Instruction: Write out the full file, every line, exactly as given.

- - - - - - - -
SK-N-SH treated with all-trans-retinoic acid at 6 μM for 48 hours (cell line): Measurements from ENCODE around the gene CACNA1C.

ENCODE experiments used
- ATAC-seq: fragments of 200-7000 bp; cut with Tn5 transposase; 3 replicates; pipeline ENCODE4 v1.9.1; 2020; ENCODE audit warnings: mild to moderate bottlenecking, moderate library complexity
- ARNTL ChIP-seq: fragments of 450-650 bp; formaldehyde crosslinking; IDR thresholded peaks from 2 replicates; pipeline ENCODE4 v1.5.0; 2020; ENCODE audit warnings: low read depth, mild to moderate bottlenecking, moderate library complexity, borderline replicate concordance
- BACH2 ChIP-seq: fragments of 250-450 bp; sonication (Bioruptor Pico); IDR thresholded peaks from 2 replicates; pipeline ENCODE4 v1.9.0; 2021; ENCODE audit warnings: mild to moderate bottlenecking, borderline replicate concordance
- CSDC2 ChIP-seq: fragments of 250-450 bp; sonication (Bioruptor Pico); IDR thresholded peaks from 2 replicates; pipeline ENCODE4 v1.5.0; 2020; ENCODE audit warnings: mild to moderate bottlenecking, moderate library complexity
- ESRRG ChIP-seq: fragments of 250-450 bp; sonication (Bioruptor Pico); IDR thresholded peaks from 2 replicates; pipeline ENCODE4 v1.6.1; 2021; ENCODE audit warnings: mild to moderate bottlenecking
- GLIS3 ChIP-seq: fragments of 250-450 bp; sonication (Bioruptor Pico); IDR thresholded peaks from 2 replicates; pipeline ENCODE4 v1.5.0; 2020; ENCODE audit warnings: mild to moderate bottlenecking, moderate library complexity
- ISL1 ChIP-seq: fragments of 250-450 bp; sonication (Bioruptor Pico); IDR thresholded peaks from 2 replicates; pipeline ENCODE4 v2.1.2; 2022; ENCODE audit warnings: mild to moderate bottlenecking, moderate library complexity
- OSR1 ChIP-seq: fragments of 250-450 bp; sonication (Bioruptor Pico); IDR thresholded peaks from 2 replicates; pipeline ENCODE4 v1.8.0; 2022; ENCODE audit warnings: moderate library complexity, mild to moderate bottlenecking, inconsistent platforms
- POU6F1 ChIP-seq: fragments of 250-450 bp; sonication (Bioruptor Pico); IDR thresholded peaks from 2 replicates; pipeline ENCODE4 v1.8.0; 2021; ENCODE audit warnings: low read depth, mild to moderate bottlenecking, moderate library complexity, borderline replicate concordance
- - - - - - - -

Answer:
SK-N-SH treated with all-trans-retinoic acid at 6 μM for 48 hours (cell line): Measurements from ENCODE around the gene CACNA1C.

ENCODE experiments used
- ATAC-seq: fragments of 200-7000 bp; cut with Tn5 transposase; 3 replicates; pipeline ENCODE4 v1.9.1; 2020; ENCODE audit warnings: mild to moderate bottlenecking, moderate library complexity
- ARNTL ChIP-seq: fragments of 450-650 bp; formaldehyde crosslinking; IDR thresholded peaks from 2 replicates; pipeline ENCODE4 v1.5.0; 2020; ENCODE audit warnings: low read depth, mild to moderate bottlenecking, moderate library complexity, borderline replicate concordance
- BACH2 ChIP-seq: fragments of 250-450 bp; sonication (Bioruptor Pico); IDR thresholded peaks from 2 replicates; pipeline ENCODE4 v1.9.0; 2021; ENCODE audit warnings: mild to moderate bottlenecking, borderline replicate concordance
- CSDC2 ChIP-seq: fragments of 250-450 bp; sonication (Bioruptor Pico); IDR thresholded peaks from 2 replicates; pipeline ENCODE4 v1.5.0; 2020; ENCODE audit warnings: mild to moderate bottlenecking, moderate library complexity
- ESRRG ChIP-seq: fragments of 250-450 bp; sonication (Bioruptor Pico); IDR thresholded peaks from 2 replicates; pipeline ENCODE4 v1.6.1; 2021; ENCODE audit warnings: mild to moderate bottlenecking
- GLIS3 ChIP-seq: fragments of 250-450 bp; sonication (Bioruptor Pico); IDR thresholded peaks from 2 replicates; pipeline ENCODE4 v1.5.0; 2020; ENCODE audit warnings: mild to moderate bottlenecking, moderate library complexity
- ISL1 ChIP-seq: fragments of 250-450 bp; sonication (Bioruptor Pico); IDR thresholded peaks from 2 replicates; pipeline ENCODE4 v2.1.2; 2022; ENCODE audit warnings: mild to moderate bottlenecking, moderate library complexity
- OSR1 ChIP-seq: fragments of 250-450 bp; sonication (Bioruptor Pico); IDR thresholded peaks from 2 replicates; pipeline ENCODE4 v1.8.0; 2022; ENCODE audit warnings: moderate library complexity, mild to moderate bottlenecking, inconsistent platforms
- POU6F1 ChIP-seq: fragments of 250-450 bp; sonication (Bioruptor Pico); IDR thresholded peaks from 2 replicates; pipeline ENCODE4 v1.8.0; 2021; ENCODE audit warnings: low read depth, mild to moderate bottlenecking, moderate library complexity, borderline replicate concordance